In state governments, particularly New South Wales, the recognition of the high on-market cost of organisational reform and technology project staff led to the creation of so-called applications ‘flying squads’ and other labour pools made up of experienced public servants. Teams which can be assembled quickly and sent into agencies to complete set jobs — rather than bidding against banks blue chip corporations for contractors or contracting work out during times of acute skills shortage.
While both Defence and Human Services both managed to resist the 1990s ‘Big Bang’ outsourcing push across the federal public service, agencies like Tax found themselves locked into decade long deals that not only delivered poor value but jettisoned essential corporate memory that was subsequently sold back to the government at a high premium.
With market testing now underway for Medicare’s claims and payments processing work, there are renewed fears previous outsourcing mistakes will be repeated in an effort to push down short term costs and place downward pressure on internal labour costs — especially conditions.
Yet that push may not come to much; not least because the most potent threat from an employer to employees — that their jobs will be axed because they cannot be afforded — has already been spent after 16,500 public service jobs were eliminated in the last Budget and before enterprise bargaining started in earnest.
In reality, it was Labor that locked in 14,500 of those job losses thanks to the loathed efficiency dividend.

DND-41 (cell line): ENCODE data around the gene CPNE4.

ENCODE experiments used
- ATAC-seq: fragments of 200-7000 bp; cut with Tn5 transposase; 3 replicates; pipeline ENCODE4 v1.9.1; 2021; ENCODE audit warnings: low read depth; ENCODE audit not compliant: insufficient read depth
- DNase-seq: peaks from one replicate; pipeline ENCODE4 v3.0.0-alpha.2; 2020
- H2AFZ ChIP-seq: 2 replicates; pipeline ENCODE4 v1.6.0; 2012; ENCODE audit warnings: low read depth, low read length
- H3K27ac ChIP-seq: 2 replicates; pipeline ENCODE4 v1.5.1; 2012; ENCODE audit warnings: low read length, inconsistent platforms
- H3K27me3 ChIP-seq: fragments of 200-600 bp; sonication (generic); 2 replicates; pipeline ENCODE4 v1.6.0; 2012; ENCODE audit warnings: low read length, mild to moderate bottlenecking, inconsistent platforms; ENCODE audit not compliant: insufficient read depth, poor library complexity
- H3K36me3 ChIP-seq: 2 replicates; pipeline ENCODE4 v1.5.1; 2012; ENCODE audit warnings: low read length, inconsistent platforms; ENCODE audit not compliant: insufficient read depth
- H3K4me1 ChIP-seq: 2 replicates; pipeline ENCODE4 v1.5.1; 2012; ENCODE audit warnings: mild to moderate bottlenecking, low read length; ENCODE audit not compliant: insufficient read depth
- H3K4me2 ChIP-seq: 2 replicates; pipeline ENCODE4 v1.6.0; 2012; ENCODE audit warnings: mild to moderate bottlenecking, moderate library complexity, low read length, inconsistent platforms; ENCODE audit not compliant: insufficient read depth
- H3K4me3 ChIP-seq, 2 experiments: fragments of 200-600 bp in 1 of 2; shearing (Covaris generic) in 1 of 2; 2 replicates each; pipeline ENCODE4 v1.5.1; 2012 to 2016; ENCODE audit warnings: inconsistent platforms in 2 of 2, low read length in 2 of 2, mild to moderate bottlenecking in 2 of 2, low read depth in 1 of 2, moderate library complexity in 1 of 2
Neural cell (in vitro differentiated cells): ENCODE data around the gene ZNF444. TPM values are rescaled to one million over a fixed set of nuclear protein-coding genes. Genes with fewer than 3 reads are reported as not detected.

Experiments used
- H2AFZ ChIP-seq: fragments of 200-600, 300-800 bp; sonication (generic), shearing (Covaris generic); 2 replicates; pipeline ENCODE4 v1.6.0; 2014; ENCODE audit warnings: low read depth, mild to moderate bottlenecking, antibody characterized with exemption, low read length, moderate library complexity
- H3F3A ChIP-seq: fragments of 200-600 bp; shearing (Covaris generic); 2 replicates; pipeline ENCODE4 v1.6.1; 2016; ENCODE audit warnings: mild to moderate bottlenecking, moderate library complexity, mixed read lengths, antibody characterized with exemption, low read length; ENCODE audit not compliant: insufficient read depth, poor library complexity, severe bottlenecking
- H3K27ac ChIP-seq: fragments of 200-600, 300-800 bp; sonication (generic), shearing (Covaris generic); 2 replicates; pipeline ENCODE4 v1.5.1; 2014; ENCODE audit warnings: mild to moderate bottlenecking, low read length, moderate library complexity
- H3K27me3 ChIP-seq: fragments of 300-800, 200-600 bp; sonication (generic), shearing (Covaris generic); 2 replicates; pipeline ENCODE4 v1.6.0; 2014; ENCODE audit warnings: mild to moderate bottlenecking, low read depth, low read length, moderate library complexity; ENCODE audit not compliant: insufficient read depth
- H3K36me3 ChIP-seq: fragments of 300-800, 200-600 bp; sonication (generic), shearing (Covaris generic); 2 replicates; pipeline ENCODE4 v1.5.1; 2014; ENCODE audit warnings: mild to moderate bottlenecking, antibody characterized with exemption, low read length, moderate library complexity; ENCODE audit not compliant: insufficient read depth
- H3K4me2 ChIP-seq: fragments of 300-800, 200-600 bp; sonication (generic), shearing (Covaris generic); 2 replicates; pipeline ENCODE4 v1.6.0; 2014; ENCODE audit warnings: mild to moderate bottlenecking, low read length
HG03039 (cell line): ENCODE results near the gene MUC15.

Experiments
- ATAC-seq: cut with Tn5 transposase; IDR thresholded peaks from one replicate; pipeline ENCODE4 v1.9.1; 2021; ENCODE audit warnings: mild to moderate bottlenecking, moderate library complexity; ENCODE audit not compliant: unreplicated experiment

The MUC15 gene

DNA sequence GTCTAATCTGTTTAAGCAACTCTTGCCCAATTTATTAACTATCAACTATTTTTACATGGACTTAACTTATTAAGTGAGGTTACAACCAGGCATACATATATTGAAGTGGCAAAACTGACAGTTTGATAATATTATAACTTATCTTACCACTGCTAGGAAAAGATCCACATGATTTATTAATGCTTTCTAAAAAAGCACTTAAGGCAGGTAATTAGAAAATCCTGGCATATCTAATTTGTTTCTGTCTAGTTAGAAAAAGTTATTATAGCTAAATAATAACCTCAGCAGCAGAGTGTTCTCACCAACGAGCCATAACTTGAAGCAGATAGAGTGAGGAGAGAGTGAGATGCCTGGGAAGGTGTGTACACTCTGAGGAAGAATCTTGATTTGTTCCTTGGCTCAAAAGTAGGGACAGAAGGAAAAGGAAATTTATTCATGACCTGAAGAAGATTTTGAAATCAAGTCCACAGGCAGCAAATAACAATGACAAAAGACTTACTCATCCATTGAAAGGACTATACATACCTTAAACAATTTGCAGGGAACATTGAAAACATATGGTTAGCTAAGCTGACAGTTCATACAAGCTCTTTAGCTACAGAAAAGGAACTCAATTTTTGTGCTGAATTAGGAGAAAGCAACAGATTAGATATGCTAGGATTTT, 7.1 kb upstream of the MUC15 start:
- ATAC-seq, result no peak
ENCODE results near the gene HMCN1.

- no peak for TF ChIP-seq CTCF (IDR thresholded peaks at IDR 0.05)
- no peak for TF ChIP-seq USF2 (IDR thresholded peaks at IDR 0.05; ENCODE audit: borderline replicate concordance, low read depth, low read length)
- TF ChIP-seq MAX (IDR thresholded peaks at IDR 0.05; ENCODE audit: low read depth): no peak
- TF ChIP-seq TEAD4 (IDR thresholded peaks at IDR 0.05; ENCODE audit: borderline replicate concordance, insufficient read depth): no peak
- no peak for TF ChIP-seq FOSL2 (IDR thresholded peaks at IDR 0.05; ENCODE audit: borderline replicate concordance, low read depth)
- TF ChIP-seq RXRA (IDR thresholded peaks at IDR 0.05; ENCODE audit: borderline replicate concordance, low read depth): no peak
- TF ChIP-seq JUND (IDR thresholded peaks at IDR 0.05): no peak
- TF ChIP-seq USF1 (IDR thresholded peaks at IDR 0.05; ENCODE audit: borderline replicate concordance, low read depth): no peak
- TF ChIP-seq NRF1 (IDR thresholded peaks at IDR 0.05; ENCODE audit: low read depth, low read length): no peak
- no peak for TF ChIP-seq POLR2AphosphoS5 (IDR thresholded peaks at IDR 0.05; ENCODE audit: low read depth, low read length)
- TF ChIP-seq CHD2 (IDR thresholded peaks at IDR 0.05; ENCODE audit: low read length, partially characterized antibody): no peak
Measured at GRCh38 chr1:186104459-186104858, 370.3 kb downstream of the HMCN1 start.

In bars around and shopping centres around Canberra, the talk is that those spared the axe would probably settle for just a 2 per cent increase given the present economic and Budget situation . . . but not at the expense of conditions, especially when other efficiencies can be found on spending on IT and fleet and consulting services.
At Woolies in inner-north Canberra suburb of Dickson the talk in the aisles is of an Abbott “thug act”. The language at the Tuggeranong Hyperdome store is unprintable.
The CPSU is firing the blowtorch in to apply some targeted industrial heat to Public Service and Employment Minister Senator Eric Abetz.
“Industrial action is now planned in agencies that count for more than half of the Commonwealth’s 159, 126 public servants,” the union said in a statement.
“Department of Defence staff are next in line to take industrial action, joining other large Commonwealth agencies pushing back against the Government’s attack on public sector pay and conditions. If successful, Defence civilian staff will join their colleagues in Human Services, Veterans’ Affairs, CSIRO, the ATO, Employment and Agriculture who are all now planning industrial action.”
The National Secretary of the CPSU, Nadine Flood has branded the government’s offers so far as unworkable.
“The Government’s draconian bargaining policy means that public sector workers are facing cuts to their rights, conditions and hourly wages. Each day more public servants are standing up against Minister Eric Abetz’s unprecedented attack. They are saying no to these nasty low-ball deals which seek to slash their rights and conditions,” Ms Flood said.
“Taking industrial action is always a last resort but Defence staff will be joining their colleagues across the APS in sending a clear message that they are not going to cop this,” Ms Flood said.